Life expectancy for Americans has fallen to an average of 78.6 years. This is a drop from the most recent estimates—indicating a downward trend that is virtually unheard of in Western countries. A report just released from the Centers for Disease Control and Prevention calls this “a disturbing result not seen in the US…since 1915 through 1918, which included World War I and a flu pandemic.” The report blames the downward trend on increases in opioid abuse, suicide, and diabetes.
So perhaps it is fitting that when ABC debuted The Conners, a spinoff from last year’s canceled Roseanne, the writers decided to kill off Roseanne Conner by having her succumb to an opioid addiction—an addiction so secret that even her husband, Dan (John Goodman) was shocked when his daughters started unearthing random bottles of pain pills around the house after Roseanne’s death.
The real life Roseanne Barr is still very much alive, as she reminded her fans when The Connors debuted in mid-October, tweeting, “I’m not dead, b*&%#es.” But it was a tweet last May that killed Barr’s tenure at ABC. She tweeted about President Obama’s close advisor, Valerie Jarrett: “Muslim brotherhood & planet of the apes had a baby=vj.” At first Barr blamed the tweet on the sleep aid, Ambien, and then she claimed that didn’t know Jarrett was African American. Finally, she apologized: “to Valerie Jarrett and to all Americans. I am truly sorry for making a bad joke about her politics and her looks. I should have known better. Forgive me—my joke was in bad taste.” But the damage was done. ABC promptly canceled Roseanne, calling Barr’s tweet “abhorrent, repugnant, and inconsistent with our values.”
Sara Gilbert, who plays Roseanne’s daughter Darlene, and Goodman scrambled to find a way to keep the show alive. Indeed, the Roseanne reboot was Gilbert’s idea in the first place. They were also concerned about the ability of the hundreds of people employed by the sitcom, in front of and behind the camera, to keep their jobs.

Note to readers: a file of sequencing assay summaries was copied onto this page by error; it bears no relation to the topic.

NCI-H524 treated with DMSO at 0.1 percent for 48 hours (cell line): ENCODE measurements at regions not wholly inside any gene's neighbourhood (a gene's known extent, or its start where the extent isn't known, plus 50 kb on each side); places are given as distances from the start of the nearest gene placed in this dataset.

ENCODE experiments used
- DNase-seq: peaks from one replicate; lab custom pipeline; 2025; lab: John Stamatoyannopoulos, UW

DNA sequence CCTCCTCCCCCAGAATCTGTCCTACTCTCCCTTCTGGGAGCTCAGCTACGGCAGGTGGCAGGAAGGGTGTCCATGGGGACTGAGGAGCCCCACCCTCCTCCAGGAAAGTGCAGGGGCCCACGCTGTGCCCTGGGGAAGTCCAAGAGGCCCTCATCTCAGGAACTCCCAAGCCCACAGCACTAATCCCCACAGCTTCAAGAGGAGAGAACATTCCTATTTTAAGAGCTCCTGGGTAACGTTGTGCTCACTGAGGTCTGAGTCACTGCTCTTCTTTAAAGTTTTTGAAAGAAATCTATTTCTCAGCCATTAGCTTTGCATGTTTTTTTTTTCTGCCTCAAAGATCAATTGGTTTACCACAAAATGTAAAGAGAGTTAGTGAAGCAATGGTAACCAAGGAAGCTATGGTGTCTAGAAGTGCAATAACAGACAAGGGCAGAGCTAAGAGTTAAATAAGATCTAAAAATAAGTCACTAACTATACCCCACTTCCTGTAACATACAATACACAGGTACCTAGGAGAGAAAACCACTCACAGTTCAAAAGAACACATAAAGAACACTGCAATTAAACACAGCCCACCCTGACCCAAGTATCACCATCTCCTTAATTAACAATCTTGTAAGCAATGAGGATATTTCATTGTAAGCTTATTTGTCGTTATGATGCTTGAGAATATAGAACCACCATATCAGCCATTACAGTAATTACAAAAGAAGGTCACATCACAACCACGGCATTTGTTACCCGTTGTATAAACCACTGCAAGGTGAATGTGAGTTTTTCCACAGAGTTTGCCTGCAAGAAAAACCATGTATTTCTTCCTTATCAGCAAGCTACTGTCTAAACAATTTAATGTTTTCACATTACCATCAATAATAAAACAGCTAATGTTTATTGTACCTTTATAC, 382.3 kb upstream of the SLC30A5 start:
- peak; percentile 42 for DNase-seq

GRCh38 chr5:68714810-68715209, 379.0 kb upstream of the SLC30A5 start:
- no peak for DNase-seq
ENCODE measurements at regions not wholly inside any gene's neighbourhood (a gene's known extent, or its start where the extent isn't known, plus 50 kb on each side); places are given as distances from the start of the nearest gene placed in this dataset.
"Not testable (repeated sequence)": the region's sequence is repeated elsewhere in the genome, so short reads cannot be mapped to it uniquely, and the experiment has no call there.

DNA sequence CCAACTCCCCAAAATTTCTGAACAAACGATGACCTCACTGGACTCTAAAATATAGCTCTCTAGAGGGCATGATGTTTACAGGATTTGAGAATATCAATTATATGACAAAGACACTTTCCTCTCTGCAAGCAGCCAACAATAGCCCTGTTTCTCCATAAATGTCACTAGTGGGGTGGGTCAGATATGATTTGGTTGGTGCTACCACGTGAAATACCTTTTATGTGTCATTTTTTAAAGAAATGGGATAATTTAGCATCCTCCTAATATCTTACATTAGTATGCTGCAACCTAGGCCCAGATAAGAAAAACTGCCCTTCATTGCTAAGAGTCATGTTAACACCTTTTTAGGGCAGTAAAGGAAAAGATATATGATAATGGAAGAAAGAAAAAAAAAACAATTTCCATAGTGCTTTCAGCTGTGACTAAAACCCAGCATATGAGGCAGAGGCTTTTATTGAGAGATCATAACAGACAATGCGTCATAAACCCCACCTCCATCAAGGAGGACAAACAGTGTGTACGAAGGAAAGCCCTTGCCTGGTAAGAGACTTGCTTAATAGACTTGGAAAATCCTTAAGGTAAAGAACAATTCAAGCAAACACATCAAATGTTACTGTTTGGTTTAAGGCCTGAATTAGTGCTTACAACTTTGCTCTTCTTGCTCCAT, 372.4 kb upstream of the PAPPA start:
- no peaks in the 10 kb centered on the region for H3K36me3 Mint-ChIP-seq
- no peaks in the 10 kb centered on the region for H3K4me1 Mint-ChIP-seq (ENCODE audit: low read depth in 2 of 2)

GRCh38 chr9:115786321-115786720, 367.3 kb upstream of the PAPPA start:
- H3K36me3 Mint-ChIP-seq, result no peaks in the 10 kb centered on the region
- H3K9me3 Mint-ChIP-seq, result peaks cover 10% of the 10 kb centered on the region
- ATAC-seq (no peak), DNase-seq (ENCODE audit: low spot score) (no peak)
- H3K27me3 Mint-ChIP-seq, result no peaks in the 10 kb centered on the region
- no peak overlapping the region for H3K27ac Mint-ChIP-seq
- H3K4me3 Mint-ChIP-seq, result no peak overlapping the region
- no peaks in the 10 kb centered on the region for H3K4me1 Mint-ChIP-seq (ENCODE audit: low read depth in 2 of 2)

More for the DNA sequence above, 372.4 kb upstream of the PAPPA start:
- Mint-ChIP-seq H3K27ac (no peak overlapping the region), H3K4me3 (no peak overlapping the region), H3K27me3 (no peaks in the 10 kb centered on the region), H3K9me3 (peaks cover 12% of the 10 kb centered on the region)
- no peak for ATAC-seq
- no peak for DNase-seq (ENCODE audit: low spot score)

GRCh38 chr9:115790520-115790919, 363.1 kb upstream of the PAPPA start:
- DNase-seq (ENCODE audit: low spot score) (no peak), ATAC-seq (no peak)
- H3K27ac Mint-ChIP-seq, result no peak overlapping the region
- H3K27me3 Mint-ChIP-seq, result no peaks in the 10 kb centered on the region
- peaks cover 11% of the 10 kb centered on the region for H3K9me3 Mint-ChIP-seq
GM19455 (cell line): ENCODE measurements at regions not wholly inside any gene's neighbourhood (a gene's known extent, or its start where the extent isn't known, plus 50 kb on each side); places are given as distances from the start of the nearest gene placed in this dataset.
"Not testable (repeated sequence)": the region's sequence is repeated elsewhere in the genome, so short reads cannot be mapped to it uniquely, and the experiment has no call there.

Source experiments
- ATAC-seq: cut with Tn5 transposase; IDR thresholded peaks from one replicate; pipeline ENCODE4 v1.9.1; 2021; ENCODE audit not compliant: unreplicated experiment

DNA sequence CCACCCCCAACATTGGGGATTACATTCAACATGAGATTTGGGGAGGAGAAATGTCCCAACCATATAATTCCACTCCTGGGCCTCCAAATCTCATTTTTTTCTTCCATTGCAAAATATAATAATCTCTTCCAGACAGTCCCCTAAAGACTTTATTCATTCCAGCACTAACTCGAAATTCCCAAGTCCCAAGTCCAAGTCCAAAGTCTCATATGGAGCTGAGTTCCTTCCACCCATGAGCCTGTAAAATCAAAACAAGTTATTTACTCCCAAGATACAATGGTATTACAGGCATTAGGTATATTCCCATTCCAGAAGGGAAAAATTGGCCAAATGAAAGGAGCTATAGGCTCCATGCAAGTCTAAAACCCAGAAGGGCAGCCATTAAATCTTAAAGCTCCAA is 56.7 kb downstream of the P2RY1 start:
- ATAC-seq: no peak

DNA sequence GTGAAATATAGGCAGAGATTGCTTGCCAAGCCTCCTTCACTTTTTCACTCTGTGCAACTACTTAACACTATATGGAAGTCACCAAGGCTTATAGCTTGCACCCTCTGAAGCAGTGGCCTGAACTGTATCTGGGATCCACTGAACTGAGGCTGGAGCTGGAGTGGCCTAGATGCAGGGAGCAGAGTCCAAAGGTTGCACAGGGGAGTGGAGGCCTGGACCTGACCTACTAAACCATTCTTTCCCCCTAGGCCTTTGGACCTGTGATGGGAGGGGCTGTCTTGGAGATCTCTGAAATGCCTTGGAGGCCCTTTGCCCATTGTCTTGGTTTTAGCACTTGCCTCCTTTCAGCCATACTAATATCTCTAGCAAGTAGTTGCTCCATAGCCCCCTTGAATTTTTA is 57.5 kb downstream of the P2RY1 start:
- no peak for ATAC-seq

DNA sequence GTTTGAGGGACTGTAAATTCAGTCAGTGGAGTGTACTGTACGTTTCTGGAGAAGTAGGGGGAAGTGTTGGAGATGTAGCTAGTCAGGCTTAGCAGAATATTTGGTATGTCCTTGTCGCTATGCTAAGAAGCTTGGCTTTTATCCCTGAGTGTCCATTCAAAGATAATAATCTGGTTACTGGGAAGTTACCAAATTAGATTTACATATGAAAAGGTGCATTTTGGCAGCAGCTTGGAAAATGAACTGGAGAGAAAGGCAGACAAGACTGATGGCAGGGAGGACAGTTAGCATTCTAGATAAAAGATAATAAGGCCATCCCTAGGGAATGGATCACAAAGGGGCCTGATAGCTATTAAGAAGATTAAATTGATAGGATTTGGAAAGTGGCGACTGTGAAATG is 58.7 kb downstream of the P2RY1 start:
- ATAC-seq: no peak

Ironically, perhaps, some have argued that The Conners is just as good—and maybe even better—than Roseanne. The show was always an ensemble piece, and every actor associated with the reboot has remained. Even better, D.J.’s (Michal Fishman) African American wife, who last spring was off camera fighting in Afghanistan, is now back from the war (Maya Lynne Robinson), and there are delightful cameos by Johnny Galecki as Darlene’s ex-husband, Matthew Broderick as Jackie’s pompous Halloween date, and Jay R. Ferguson (Peggy’s bearded coworker from Mad Men!) as Darlene’s new boss at a tabloid newspaper.
Michael Schneider writing for Indiewire suggests that without the distraction of Roseanne Barr’s politics the show can go back to doing what it did so well in the 1990s: chronicling the woes of the working class. The Conners struggle with many problems familiar to working-class families: the grief from losing someone to opioid addiction, the additional loss of Roseanne’s income, alcoholism, being fired, being underemployed, being forced to work in crappy service industry jobs because nothing else is available, blue collar jobs that suck, dicey sexual situations in the workplace, and a threadbare house that is falling apart and which has to hold several generations because of finances. The Conners also face less class-specific problems of tween sexuality, teenage sex, divorce, religion, politics, and a multi-racial family.
One of the most interesting consequences of the Roseanne reboot, its subsequent cancellation, and its rebirth as The Conners is that television critics are talking about class on television. These discussions fall into two oddly contradictory threads. Some argue that television has never properly addressed class, arguing, as Pepi Lesteinya did in Class Dismissed: How TV Frames the Working Class, that television has either long ignored, mocked, or derided the working class in its portrayals. The other thread, which seems to belie the first, is that in the good old days television represented the working class with love, but that now those days are gone.